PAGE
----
Cappadocia

We next make our way (via Uber, a flight, and a bus) to Cappadocia, a very large ancient settlement which was built into the mountains of the area, due to its rather brittle stone which could be easy carved away to make rooms within the stone. This made for rather defensible settlements, with doors hidden away, and no visible way in to most homes. Animals could be kept in farms made entirely underground. This was also a very active and significant Christian community in the early centuries of Christianity. The ability to defend the area led to it being great for hiding from invading marauders in earlier days and from religious persecution by the Romans in latter days.

“Aren’t all these who are speaking Galileans? Then how is it that each of us hears them in our native language? … Judea and Cappadocia, … visitors from Rome … we hear them declaring the wonders of God in our own tongues!”
– Acts of the Apostles, Chapter 2, Verses 7 – 11

Peter, an apostle of Jesus Christ, to God’s elect, exiles scattered throughout the provinces of Pontus, Galatia, Cappadocia, Asia and Bithynia, … Grace and peace be yours in abundance.
– First Epistle of Peter, Chapter 1, Verses 1-2

My hotel, in traditional Cappadocia style, is carved out of solid stone as well. It is absolutely enchanting inside the suites, with a couple walls built of regular stone and mortar, but the bedrooms on the lower floor and the bathroom are clearly carved directly from the stone. The bathroom is spacious and amazing. The only downside to this soft stone is any time I go down the stairs to the lower level and I brush my hand on the wall for support, bits of stone come loose, and soon I need to wear slippers to go up and down the stairs lest I step on prickly little bits of stone.

Stepping outside our hotel, we see, jutting up between modern buildings, the ruins of an ancient bit of the city – I deduce that a lot of the large visible openings are actually interior rooms, as parts of the stone side of the mountain have fallen off over time, exposing what were once internal rooms. We walk to the Goreme Open Air Museum, at which we can travel through a densely packed part of an old settlement. This settlement seems to have roughly one church for every 5 homes. The churches are all very small – maybe room for 10 people inside, and we are not allowed to take photographs inside. From what remains, we can see the churches were decorated in a variety of styles, though all were made by carving into the stone. It seemed very popular to paint onto the stone to make it look like was made of other materials – for instance where they carved an arch, they would paint it to look like the arch was made in the Roman style of blocks of stone and a keystone. Many of the churches contain visible skeletons (behind glass), presumably of those unearthed during the excavation of said churches. The place is really neat, though one empty cave home starts to look exactly like the next after touring a few.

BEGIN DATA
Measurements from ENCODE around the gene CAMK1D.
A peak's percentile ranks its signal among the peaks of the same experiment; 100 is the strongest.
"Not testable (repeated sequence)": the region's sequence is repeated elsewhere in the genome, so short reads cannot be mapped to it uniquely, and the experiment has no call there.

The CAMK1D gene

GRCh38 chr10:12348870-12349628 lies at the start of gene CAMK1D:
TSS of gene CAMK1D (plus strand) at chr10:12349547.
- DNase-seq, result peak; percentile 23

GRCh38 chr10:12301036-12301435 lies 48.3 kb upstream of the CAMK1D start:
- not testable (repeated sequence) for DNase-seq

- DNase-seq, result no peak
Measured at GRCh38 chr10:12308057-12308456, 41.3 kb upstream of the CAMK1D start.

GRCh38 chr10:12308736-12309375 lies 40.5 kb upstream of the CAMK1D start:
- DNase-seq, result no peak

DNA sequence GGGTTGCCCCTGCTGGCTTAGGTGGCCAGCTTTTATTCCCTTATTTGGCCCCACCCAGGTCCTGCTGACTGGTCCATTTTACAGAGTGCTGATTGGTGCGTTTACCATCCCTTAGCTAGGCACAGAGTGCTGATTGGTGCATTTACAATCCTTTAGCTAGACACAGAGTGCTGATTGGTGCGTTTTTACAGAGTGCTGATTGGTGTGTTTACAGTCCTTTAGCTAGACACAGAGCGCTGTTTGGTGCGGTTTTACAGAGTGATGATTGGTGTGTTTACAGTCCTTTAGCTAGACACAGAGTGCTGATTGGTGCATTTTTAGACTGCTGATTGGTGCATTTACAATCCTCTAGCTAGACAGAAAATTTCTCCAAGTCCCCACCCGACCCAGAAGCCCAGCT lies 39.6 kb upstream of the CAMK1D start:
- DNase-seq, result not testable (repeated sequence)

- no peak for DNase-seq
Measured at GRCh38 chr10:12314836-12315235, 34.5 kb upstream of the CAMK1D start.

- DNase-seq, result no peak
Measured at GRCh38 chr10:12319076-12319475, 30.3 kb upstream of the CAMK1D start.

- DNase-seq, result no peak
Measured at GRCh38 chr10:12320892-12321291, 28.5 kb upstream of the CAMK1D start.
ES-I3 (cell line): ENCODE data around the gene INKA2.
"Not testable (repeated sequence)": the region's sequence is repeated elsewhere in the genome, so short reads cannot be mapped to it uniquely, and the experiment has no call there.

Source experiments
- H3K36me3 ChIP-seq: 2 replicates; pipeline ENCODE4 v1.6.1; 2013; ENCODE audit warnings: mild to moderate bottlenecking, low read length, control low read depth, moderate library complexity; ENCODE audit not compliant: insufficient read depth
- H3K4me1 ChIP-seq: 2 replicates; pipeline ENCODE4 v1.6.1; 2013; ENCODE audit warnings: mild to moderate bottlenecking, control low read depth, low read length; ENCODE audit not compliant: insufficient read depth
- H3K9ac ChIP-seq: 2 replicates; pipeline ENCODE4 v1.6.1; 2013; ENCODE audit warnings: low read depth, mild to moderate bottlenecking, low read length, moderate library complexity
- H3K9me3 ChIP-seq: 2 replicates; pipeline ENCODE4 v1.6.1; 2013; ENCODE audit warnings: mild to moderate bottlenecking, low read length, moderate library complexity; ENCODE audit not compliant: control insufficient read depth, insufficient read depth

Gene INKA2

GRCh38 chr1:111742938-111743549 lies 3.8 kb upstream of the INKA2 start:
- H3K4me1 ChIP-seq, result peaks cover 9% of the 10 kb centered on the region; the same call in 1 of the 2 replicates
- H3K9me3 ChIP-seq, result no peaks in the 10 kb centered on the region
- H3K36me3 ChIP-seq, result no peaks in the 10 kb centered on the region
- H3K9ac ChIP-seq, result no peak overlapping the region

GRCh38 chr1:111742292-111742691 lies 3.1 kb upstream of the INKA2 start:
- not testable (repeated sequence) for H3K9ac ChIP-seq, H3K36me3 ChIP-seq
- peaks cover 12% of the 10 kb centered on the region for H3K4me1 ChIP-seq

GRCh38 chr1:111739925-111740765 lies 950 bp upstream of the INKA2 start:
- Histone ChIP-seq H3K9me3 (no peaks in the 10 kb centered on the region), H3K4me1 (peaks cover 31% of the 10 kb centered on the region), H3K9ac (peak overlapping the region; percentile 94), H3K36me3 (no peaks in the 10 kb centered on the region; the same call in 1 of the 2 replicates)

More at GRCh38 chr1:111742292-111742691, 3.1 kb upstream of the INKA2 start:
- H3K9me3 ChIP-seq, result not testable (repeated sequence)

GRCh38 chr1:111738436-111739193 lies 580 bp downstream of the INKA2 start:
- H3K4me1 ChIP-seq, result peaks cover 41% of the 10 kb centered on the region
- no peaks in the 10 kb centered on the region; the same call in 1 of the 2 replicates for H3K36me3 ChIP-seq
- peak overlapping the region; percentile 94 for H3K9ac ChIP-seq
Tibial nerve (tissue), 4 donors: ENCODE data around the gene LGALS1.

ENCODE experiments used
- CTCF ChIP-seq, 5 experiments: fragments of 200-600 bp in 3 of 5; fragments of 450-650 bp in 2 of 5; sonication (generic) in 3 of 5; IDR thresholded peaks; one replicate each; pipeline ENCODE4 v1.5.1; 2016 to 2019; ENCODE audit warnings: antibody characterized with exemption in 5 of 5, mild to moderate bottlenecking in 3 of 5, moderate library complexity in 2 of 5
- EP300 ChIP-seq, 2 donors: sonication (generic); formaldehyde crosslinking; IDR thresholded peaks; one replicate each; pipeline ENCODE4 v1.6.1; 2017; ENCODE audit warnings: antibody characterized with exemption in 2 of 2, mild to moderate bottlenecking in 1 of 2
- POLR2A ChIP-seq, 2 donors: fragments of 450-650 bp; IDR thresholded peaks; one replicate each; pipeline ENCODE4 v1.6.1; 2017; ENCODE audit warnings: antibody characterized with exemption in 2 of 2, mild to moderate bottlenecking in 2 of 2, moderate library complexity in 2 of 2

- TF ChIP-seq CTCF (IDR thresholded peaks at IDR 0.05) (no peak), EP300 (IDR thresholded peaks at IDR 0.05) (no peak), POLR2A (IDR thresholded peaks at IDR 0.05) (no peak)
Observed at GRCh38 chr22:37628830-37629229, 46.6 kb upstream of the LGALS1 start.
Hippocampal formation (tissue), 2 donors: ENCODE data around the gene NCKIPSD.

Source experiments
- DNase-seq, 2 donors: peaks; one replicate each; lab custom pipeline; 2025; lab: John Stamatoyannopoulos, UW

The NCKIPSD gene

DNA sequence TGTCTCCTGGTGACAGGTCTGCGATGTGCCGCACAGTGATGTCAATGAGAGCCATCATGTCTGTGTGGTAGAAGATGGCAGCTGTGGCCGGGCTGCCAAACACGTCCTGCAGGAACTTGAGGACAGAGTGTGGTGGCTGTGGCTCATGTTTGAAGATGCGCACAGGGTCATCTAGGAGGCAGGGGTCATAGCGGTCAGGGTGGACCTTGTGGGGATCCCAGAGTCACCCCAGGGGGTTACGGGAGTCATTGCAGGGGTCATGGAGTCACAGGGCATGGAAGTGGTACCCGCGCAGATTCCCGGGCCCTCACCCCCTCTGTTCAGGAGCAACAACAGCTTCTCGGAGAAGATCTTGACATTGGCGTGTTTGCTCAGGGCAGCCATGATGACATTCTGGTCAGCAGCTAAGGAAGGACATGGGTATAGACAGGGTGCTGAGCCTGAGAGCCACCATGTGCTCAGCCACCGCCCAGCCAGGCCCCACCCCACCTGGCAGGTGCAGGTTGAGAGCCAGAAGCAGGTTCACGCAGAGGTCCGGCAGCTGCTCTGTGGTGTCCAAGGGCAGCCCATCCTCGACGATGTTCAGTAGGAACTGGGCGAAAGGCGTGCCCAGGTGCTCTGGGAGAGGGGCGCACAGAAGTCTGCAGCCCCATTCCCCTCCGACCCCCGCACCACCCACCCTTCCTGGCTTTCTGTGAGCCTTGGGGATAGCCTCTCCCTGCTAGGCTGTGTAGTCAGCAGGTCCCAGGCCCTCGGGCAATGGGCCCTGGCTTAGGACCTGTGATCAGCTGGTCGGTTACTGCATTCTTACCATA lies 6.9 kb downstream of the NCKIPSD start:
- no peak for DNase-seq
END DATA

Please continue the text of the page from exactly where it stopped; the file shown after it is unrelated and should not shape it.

After the hectic hurry of our tour group, we have some pretty lazy, relaxed days, which leads to us missing our opportunity to tour the “underground cities,” which sounded pretty cool – up to 8 floors deep carved down under the ground. We go on a hike in a random direction one evening (different direction than we went to see the “Open Air Museum”), and, after walking past many people riding on ATVs, see some nice views of what I think are the “fairy chimney” rock formations found in this area, as well as many more holes in the stone that are evidence of the previous residences here.

This is another place in Turkey I might want to visit again some day – seeing the underground cities would be cool, and it’s a very popular place for hot air balloon rides with gorgeous views, which we were unable to partake in because of the weather while we were there (they get canceled if there’s any wind). But for now… off to see the Black Sea!

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